Fear is a powerful motivator that is sadly all too often exploited by politicians. No one is more adept at doing so than Republican presidential candidate Donald Trump. Now Trump says he "would certainly implement" a data base for tracking Muslims in the United States.
Trump spoke Thursday in Newton, Iowa, in between campaign events. "I would certainly implement that. Absolutely," he said, "There should be a lot of systems, beyond databases." Later Trump was asked how his plan would differ from the Nazi's requiring Jews to register. "You tell me," Trump responded to a reporter. When asked where he would register Muslims he said, "Different places," not ruling out mosques. "It's all about management," he said. "Our country has no management." He was asked if Muslims would have to be legally obligated to sign into a database, "They have to be--they have to be," he responded.
Trump has often resorted to demagoguery to drive his poll numbers up. But these remarks are the height of religious bigotry and un-American. Ibrahim Hooper, a spokesman for the Council on American-Islamic Relations, told NBC News, "What else can you compare this to except to prewar Nazi Germany." There are 2.6 million Muslims in America, and a bill severely restricting the admission of Syrian refugees into the U.S. has passed the House of Representatives. This action follows terrorist attacks in Paris, Beirut and Egypt that the Islamic State has claimed credit for. ISISmay have embedded terrorists with refugees fleeing into Europe from Syria and Iraq.
The Syrian refugee crisis has become a big issue in the Republican primary. But Trump's plan for a Muslim database intensifies the debate. Friday morning former Florida Governor Jeb Bush called Trump's remarks "just wrong." The GOP presidential candidate told CNBC, "You talk about internment, you talk about closing mosques, you talk about registering people, That's just wrong." He added, "It's not a question of toughness. It's to manipulate people's angst and their fears. That's not strength, that's weakness." But over the weekend Bush told CNN that Christian refugees could be admitted to the U.S. "There are a lot of Christians in Syria that have no place now," he explained. "They'll be either executed or imprisoned, either by Assad or by ISIS. And I think we should have -- we should focus our efforts as it relates to the Christians that are being slaughtered."
Republican presidential candidate Dr. Ben Carson, who has been losing ground in the polls, compared the process of admitting Syria refugees into the U.S. with parents trying to protect their children from a rabid dog. "If there's a rabid dog running around in your neighborhood, you're probably not going to assume something good about that dog," Carson said during a campaign stop in Alabama. "And you're probably going to put your children out of the way. That doesn't mean that you hate all dogs." He said it would be "foolish" to admit Syrian refugees without a thorough vetting process. "We have to have in place screening mechanisms that allow us to determine who the mad dogs are."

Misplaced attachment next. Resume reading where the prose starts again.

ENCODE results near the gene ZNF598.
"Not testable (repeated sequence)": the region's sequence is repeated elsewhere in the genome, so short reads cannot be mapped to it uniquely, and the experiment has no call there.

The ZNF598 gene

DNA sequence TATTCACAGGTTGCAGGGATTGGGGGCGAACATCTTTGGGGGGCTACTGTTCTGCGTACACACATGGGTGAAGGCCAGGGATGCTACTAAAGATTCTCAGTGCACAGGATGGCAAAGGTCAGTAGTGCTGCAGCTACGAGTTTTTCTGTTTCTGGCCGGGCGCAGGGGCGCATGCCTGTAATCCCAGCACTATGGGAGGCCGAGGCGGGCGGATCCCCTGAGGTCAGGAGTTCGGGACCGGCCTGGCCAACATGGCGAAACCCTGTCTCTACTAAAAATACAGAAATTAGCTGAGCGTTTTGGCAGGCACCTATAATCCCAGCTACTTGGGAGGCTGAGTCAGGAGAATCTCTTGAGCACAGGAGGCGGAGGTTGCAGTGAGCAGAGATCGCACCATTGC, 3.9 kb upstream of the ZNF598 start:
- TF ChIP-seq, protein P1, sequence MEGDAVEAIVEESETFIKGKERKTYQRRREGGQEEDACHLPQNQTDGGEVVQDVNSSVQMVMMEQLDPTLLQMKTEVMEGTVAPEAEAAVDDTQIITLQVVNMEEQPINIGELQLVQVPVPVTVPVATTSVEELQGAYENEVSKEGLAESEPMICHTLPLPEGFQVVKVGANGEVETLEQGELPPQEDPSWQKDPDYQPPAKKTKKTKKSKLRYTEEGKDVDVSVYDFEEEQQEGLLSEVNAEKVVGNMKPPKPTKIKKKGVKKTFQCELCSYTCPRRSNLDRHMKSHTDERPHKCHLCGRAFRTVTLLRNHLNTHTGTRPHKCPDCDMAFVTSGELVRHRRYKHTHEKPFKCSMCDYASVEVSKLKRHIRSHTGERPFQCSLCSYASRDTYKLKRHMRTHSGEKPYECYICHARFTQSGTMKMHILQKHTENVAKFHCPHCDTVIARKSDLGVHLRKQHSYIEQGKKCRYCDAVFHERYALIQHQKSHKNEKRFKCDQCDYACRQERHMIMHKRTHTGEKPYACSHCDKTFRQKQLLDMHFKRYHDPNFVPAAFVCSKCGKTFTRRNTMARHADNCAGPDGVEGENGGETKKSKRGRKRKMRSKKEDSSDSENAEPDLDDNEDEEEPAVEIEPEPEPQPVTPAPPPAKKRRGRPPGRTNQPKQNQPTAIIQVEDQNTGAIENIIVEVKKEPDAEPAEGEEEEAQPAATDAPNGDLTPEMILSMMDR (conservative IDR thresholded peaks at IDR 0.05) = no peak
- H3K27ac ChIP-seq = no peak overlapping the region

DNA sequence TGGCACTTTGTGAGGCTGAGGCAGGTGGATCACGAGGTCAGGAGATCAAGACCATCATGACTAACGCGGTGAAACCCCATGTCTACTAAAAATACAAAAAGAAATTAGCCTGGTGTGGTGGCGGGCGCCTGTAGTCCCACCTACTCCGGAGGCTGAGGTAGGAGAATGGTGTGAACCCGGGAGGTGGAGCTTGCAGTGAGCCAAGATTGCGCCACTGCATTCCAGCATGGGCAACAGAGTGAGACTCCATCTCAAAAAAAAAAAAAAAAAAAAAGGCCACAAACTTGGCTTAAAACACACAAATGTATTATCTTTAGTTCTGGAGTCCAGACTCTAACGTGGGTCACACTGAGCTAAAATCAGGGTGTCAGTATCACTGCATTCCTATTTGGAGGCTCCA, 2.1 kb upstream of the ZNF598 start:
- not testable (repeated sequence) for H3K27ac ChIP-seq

Texas Senator Ted Cruz, also a GOP presidential candidate, has been on both sides of the Syrian refugee issue. In February 2014, when compassion was what most Americans were feeling, Cruz supported allowing Syrian refugees into the U.S. "We should continue to do so....We have to continue to be vigilant to make sure those coming are not affiliated with the terrorists, but we can do that." But now that Americans are fearful of terrorists Cruz has changed his stance. "It makes no sense whatsoever for us to be bringing in refugees who our intelligence cannot determine if they are terrorists here to kill us or not," he said. "Those who are fleeing persecution should be resettled in the Middle East in majority Muslim countries."
The White House has said it wants to bring 10,000 Syrian refugees into the United States out of the more than 4 million Syrian refugees who have been displaced by that country's civil war. The vetting process currently in place is rigorous and can take 2 years to complete. The bill that passed the House of Representatives with the support of many Democrats would require that all the nation's top national security agencies sign off on each Syrian refugee.
The president has said he will veto the bill. But President Obama did not dignify himself when he lashed out at Republican members of Congress Wednesday from the Philippines. "We are not well served when, in response to a terrorist attack, we descend into fear and panic," he told reporters. "We don't make good decisions if it's based on hysteria or an exaggeration of risks." A better approach would have been for the president to recognize that Americans have legitimate concerns about terrorism, and to promise to make the refugee vetting process as rigorous as possible.
ISIS has been using anti-Muslim sentiment in the West as a recruiting tool. It has had limited success with young disaffected Americans, and authorities are working hard to keep track of possible terrorists in this country. But Trump's outrageous idea of creating a Muslim database, Carson's ridiculous comparison between Muslims and dogs, Bush's Christian litmus test for Syrian refugees, and Cruz's politicization of the issue are all empowering ISIS.
The terrorist attacks in France were horrific. But Americans should not react out of fear. The great Madame Curie, who spent most of her life in France, once said, "Now is the time to understand more, so that we may fear less."